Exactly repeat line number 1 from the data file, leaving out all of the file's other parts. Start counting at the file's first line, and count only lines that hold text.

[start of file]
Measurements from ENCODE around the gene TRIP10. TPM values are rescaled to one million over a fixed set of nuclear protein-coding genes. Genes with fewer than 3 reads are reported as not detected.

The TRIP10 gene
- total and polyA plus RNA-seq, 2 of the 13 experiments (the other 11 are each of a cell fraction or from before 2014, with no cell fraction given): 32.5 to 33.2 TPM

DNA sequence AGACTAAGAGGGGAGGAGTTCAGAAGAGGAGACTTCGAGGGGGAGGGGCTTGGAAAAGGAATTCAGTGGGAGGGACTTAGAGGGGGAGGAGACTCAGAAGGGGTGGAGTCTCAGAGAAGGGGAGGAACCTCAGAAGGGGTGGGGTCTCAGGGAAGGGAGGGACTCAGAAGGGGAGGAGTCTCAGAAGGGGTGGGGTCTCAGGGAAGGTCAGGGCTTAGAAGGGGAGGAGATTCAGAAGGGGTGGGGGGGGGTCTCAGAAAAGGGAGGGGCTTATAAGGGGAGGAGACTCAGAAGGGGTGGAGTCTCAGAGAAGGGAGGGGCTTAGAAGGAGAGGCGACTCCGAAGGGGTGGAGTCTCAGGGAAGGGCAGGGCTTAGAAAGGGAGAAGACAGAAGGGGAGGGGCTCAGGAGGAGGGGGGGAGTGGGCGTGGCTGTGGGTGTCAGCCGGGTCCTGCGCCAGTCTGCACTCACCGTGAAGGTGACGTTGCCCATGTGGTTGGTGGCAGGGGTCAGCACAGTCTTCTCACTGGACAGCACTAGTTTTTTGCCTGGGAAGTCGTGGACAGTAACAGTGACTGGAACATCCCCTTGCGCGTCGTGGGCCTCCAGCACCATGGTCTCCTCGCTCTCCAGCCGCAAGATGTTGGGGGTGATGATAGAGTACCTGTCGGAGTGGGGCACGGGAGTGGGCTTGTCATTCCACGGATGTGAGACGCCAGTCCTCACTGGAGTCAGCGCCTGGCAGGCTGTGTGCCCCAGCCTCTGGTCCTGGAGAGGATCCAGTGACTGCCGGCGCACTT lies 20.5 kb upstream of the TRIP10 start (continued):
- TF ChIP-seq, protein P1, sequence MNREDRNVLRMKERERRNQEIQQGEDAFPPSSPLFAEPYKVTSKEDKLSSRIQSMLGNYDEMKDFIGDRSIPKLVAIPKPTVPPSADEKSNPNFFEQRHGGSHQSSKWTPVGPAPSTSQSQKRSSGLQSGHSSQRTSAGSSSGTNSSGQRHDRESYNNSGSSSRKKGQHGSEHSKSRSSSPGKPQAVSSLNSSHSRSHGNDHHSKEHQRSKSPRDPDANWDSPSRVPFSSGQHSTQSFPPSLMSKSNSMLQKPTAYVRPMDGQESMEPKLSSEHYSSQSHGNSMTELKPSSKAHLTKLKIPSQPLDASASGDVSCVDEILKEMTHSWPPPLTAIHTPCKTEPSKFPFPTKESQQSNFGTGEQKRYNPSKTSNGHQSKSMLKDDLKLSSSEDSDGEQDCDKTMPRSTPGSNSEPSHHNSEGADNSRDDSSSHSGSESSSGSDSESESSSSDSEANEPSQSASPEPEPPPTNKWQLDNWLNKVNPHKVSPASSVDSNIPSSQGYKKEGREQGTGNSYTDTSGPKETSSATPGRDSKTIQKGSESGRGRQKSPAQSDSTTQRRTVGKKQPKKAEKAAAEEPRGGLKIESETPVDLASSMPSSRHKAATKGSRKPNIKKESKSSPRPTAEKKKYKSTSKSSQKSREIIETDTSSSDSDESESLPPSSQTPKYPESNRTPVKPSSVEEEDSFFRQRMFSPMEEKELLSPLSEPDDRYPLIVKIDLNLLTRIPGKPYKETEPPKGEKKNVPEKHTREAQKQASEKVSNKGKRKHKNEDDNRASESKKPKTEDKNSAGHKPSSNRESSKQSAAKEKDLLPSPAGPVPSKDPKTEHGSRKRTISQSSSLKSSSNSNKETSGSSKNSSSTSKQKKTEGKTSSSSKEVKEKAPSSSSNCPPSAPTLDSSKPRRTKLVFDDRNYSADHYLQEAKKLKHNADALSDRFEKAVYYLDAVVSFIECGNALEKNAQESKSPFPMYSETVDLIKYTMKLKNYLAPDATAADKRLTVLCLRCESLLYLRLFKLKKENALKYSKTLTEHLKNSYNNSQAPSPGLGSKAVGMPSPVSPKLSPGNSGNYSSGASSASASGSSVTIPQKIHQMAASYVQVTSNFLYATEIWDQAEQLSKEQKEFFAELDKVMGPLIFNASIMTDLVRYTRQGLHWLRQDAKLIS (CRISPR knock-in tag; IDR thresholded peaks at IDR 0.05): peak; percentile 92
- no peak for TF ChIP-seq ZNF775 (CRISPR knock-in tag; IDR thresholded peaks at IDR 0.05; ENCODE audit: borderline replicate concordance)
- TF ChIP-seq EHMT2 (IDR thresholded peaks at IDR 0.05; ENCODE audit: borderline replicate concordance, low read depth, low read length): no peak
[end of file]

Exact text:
Measurements from ENCODE around the gene TRIP10. TPM values are rescaled to one million over a fixed set of nuclear protein-coding genes. Genes with fewer than 3 reads are reported as not detected.